|Nutrition Facts (per serving)|
|Amount per serving|
|% Daily Value*|
|Total Fat 9g||11%|
|Saturated Fat 5g||23%|
|Total Carbohydrate 39g||14%|
|Dietary Fiber 0g||2%|
|Total Sugars 19g|
|Vitamin C 0mg||0%|
|*The % Daily Value (DV) tells you how much a nutrient in a food serving contributes to a daily diet. 2,000 calories a day is used for general nutrition advice.|
Airy sponges are the king of cakes, as they can be the base for multiple other recipes. Once you've mastered our recipe, make layered cakes, tiramisu, trifle, tres leches, or cake pops. The possibilities are infinite, as the sponge will also soak up any flavored syrup or liquor and can be cut and shaped in any way you'd like. For this recipe, we suggest you brush the tops of the cakes with simple syrup, then fill and top with whipped cream and fresh fruit. A dusting of powdered sugar is a nice touch.
Sponge cake is a light cake that's leavened by the air whipped into the eggs, rather than with baking powder or baking soda. That translates into the need to whip the eggs for a long time—10 to 15 minutes—sifting the flour to add even more air and baking right away after folding the flour to avoid the trapped air from escaping. Our recipe is for a genoise sponge, made with a warmed beaten whole egg mixture and the addition of melted butter—a regular sponge cake does not contain additional fat, and the eggs are usually separated, with the whites beaten and folded into the batter.
Since the sponge has no leavening agents other than the air that is whipped into the egg whites, it is critical to grease and flour the sides of the cake pans so that the batter has something to grab onto as it rises. This cake can be baked in two 9-inch pans, or in one 9-inch and then split the thicker cake horizontally after it has cooled.
About 1 1/2 cups (150 grams) cake flour, more for pans
5 large eggs
About 3/4 cup (150 grams) sugar
1 teaspoon vanilla extract
1/2 stick (50 grams) butter (or clarified unsalted butter or ghee), melted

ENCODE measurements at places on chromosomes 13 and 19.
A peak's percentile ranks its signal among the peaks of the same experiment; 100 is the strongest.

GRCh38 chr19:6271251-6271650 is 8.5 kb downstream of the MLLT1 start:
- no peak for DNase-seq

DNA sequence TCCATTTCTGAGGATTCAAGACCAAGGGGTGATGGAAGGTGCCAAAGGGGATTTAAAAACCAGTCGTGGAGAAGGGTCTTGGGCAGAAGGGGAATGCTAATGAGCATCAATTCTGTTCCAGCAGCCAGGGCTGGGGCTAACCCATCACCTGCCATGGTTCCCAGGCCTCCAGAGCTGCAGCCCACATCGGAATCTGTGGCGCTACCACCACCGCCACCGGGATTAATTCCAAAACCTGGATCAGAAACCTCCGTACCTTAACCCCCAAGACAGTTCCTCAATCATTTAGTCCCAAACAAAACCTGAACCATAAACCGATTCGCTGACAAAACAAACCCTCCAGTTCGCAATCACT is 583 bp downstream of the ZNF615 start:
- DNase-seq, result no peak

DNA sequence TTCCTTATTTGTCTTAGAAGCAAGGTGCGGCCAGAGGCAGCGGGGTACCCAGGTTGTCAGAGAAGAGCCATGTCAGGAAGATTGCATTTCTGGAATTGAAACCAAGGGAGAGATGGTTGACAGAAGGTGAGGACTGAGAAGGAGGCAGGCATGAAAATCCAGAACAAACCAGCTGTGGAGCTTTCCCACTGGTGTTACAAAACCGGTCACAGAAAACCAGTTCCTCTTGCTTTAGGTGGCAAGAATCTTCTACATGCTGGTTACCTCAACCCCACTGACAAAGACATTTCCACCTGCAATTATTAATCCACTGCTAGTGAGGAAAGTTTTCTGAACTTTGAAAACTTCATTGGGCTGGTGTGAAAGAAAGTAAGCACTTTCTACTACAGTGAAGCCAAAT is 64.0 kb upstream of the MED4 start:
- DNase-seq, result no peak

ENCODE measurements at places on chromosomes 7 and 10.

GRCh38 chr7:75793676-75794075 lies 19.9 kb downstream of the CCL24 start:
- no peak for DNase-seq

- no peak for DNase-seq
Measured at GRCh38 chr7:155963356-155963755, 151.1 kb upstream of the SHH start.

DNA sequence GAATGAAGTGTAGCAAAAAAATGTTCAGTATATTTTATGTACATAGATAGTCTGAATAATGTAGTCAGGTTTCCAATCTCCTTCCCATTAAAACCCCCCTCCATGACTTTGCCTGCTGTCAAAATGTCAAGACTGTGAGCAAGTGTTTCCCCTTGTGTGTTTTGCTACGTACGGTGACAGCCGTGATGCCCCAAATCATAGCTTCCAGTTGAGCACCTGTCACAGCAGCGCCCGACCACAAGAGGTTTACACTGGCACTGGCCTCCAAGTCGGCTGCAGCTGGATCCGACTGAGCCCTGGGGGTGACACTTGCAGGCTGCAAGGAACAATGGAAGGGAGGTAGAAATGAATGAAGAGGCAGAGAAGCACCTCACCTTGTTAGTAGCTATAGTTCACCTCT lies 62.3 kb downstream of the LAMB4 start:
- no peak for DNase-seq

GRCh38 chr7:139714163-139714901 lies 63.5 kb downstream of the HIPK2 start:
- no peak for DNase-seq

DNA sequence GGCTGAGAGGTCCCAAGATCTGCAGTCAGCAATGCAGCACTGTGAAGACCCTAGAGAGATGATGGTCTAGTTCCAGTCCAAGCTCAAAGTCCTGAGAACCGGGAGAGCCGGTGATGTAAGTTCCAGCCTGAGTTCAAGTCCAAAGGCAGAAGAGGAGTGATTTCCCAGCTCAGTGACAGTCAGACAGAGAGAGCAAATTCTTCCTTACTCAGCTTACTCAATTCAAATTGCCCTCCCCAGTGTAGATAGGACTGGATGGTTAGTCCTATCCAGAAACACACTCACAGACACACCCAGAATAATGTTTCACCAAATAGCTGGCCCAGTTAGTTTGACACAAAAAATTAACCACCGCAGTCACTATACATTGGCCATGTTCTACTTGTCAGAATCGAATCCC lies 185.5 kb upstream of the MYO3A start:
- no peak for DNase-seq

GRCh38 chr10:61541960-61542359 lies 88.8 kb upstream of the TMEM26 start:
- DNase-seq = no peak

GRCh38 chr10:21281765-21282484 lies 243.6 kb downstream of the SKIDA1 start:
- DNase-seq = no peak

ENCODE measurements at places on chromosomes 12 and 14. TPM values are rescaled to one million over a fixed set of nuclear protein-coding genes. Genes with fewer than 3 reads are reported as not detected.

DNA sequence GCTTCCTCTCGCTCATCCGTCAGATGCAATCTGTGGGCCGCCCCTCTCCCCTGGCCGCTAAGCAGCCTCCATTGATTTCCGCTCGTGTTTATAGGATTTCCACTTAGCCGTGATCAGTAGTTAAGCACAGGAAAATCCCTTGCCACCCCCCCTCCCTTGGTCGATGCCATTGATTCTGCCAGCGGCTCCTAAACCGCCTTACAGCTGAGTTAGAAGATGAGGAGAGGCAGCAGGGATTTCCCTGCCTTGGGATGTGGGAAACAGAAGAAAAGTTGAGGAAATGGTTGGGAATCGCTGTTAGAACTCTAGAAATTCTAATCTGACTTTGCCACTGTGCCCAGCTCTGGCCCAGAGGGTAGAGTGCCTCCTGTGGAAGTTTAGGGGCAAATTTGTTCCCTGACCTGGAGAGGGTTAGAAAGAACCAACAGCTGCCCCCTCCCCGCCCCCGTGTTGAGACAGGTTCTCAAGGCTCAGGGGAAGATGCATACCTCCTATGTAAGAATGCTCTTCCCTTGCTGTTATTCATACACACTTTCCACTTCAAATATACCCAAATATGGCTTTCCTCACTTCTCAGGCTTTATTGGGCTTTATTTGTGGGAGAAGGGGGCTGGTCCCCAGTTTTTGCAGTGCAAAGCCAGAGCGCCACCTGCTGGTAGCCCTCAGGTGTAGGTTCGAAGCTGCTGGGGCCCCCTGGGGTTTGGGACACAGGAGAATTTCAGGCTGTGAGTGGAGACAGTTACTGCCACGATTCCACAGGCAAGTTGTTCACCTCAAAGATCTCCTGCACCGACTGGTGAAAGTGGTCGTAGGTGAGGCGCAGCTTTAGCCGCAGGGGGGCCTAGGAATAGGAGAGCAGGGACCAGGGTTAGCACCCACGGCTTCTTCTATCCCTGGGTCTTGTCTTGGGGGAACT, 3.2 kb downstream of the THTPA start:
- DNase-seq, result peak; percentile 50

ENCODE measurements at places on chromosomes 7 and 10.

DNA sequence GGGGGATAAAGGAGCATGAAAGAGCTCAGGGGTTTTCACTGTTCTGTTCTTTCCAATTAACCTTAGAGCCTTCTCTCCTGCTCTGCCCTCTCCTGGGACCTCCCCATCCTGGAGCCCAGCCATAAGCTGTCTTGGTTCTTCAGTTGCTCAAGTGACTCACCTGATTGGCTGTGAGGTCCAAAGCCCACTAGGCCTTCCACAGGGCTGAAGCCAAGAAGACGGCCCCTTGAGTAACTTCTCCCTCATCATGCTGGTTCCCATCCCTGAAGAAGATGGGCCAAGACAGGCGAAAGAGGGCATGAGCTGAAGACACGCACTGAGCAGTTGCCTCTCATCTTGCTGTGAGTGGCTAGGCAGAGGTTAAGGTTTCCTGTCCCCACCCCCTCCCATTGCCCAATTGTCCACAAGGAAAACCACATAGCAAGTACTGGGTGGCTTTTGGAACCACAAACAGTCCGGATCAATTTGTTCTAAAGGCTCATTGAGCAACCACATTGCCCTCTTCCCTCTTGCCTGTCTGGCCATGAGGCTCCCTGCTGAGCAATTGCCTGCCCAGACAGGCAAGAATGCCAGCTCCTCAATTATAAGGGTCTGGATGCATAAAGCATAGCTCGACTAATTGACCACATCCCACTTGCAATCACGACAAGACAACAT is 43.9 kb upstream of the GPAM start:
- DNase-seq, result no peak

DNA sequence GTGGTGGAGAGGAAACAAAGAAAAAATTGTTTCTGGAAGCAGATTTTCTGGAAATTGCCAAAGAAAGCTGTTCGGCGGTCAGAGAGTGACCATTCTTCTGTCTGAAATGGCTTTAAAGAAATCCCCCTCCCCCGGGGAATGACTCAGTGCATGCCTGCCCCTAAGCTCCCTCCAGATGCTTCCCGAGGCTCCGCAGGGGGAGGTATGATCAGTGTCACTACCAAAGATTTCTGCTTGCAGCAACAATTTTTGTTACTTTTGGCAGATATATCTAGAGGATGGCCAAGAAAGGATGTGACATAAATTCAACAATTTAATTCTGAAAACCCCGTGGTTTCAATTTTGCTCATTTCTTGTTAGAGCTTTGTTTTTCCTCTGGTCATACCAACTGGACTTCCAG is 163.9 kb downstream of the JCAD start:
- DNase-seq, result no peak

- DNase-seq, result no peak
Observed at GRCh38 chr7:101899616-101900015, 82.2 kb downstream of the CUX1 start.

Gather the ingredients.
Preheat the oven to 350 F. Spray one or two 9-inch cake pans with baking spray and dust the bottom and sides with flour, tapping out any excess. Line the bottom(s) with a circle of parchment paper cut to fit the pan. Bring a saucepan of water to a boil on the stovetop, then lower it to a simmer.
In the bowl of a stand mixer, beat the eggs and stir in the sugar and vanilla until blended.
Set the bowl over the saucepan to form a double boiler so that the bottom of the bowl is inside the pan but not touching the water. Stir the egg and sugar mixture over the pot until the mixture is warm, or about 3 to 4 minutes.
Place the warm mixture into a stand mixer bowl and beat with the whip attachment for 10 to 15 minutes or until the mixture is thick and light. If using a hand mixer, beat for 2 to 3 additional minutes. The eggs will triple in volume and change from yellow to nearly white in color. When you lift the whisk from the mixture, the batter should fall from it in a ribbonlike line and stay on top of the batter for a few seconds before sinking into it.
Carefully fold in the flour, then fold in the melted butter. Don't overmix.
Pour the batter into the prepared pan or pans immediately and transfer them to the oven. Bake for 20 to 25 minutes or until a toothpick inserted into the center comes out clean, or with a crumb or two attached. Test after 20 minutes.
Cool the cakes for 10 minutes in the pans on a wire rack. Loosen the edges by running a knife along the sides, turn the cakes out onto the racks, and cool for at least another 45 minutes.
Once the sponge is cooled off completely, assemble the desserts of your choice.
Here are the master rules for a fantastic sponge:
- Make sure the bowl of your stand mixer is very clean and dry.
- Measure your ingredients.
- Use fresh eggs, butter, and sugar, all at room temperature.
- Use the pan size suggested by the recipe.
- Don't substitute ingredients.
- Fold the flour and butter carefully into the egg mixture.
- Use a fully preheated oven.
- Place the cake in the center of the oven.
- Avoid opening the oven door until test time.
How to Store Sponge Cake
Store in plastic wrap for up to two days at room temperature, or up to five days in the refrigerator. To freeze, wrap the cake well and freeze it for up to two months. Thaw overnight before using.
How Can I Keep the Most Air in My Sponge?
The key to avoiding deflation is to not overmix and to fold everything carefully. You can put about 1 1/2 cups of the egg batter in a separate bowl and use a whisk to stir in the warm melted butter. Then sift the flour again—about half of it at a time—over the large bowl of batter and fold it in. Finally, fold in the butter mixture and bake as directed.